"What does it profit a man if he gains the whole world and loses his soul?" I trust modern day clergy still preach this message, and not only on Yom Kippur or Good Friday. But this "columnist preacher" paraphrases this scriptural warning to also ask "What does it profit a city when there is no affordable neighborhood place to break bread, or find the everyday things we need in the nabe?" Neighborliness is also lost, and shouldn't failure to act, be something for us all to repent, and just now on the Yom Kippur day of atonement?
But, oh, also be thankful for this newspaper's active involvement to save and restore small businesses, including its September 24th Saving Small Business Forum held at Baruch College. This could be an awardworthy newspaper first! Although unable to attend, I have thoughts on what I hope the three distinguished panelists said. But first, is my great hope that Baruch will educate students on the myriad reasons for their involvement in saving and restoring small neighborhood businesses - saving self-sustaining neignborhoods.
I suspect panelist Manhattan Borough President Gale Brewer noted how many especially affected by these lost places weren't able to attend, and how too often we are too much eating at home alone, without longtime waiters who really cared how you are doing. You can eat alone without being alone.
And I hope panelist Commissioner of Consumer Affairs, Julie Menin, dared call for commercial rent regulations. Ironically, my vast related archives turned up a February 7, 1988, Our Town report on an East Manhattan Chamber of Commerce meeting, called "Has the Time Come?" - meaning passage of city councilmember Ruth Messinger's commercial rent regulations bill. You know the outcome and the ensuing minimal official concern, even to protect small businesses from being maimed and destroyed by the near decade of Second Avenue Subway construction chaos. ("What does it profit a city to have more ways to get places when it loses the places where its citizens live?")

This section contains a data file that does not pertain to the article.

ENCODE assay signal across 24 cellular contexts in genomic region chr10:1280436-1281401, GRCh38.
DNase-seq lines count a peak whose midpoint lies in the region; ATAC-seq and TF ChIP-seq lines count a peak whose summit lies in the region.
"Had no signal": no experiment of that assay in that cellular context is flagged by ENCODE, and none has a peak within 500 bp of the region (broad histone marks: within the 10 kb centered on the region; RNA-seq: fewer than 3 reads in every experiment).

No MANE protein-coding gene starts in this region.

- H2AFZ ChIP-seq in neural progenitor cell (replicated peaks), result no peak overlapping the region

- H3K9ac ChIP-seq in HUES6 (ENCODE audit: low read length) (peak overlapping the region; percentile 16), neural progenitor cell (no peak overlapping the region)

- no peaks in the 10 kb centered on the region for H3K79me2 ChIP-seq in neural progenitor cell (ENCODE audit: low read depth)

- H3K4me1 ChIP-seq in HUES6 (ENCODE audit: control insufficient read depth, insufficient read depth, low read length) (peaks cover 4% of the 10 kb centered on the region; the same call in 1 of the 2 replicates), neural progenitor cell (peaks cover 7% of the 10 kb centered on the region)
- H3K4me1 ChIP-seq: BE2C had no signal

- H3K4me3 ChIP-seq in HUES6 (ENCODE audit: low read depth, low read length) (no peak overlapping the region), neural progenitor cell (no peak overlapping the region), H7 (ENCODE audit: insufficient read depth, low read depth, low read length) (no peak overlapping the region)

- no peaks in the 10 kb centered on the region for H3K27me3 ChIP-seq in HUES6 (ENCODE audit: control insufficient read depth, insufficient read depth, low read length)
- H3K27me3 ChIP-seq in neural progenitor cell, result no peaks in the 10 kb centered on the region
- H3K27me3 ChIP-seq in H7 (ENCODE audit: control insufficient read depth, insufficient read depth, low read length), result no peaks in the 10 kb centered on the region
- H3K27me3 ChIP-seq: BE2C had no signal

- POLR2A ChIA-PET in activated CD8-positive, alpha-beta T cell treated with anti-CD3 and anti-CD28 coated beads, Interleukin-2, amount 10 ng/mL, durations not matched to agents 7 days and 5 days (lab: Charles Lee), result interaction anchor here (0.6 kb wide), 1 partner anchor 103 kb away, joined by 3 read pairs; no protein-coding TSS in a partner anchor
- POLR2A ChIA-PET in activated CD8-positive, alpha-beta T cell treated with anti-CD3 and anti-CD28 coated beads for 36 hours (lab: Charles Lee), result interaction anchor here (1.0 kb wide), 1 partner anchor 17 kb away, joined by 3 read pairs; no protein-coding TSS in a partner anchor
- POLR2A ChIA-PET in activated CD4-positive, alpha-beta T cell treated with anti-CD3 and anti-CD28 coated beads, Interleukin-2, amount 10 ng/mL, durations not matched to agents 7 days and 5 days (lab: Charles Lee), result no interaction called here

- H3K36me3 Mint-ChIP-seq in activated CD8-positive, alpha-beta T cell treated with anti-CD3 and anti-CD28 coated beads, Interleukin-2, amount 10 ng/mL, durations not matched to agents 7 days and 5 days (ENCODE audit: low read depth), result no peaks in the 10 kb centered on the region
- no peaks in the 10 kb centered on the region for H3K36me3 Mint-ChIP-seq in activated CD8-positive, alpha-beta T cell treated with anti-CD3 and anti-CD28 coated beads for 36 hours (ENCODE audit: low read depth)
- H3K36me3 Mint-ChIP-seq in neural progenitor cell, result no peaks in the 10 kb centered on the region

As for the Our Town conference, here's hoping panelist Nancy Lee, "owner of renowned East Side establishment of Pig Heaven," will urge her many "name clients" to become vocal supporters of rent regulations and whatever else will save places like Pig Heaven, but, also diner-type places which meet the everyday needs of so many New Yorkers.
And if reminded, I'm sure faith group leaders will do a bit of repenting and atoning for their silence on the loss of affordable places for their members to break bread together after services, as well as the loss to the community at large. And I think specifically of the loss of Soup Burg across from Madison Avenue Presbyterian Church and All Souls Unitarian Church and the East River Café next door to St. Monica's. All taken out by exorbitant rent hikes and replaced by high-ticket retailers, except for the one which respectively housed the diner type restaurant on 79th and First for nearly four decades. It is still empty and will only rent to a retail concern.
If ever a landlord should be picketed ? excoriated ? the two successive diner type restaurants occupied there, above all, the one operated for over three decades by Peter and John, with its all-booth seating, moderate prices, and all-around good neighborly vibes. And sure my column railed about my favorite diner's being forced out, and about countless other places over the years we couldn't afford to lose.
Lamentably, few media voices banged this drum, until this paper's editor has so knowledgeably, passionately and consistently protested this urban neighborhood crisis. But your help is needed, talking and writing it up. Of course, support neighborhood places. Share related Our Town messages, especially with those who only read The Times ? and on the Internet. Hey, and even suggest to your clergy that pews might be fuller if "What does it profit a city, when there is no affordable place to break bread?" kind of everyday life sermons were preached.
And indeed, most of us need reminding about those sins of omission ? for a happier, a blessed, new year for all.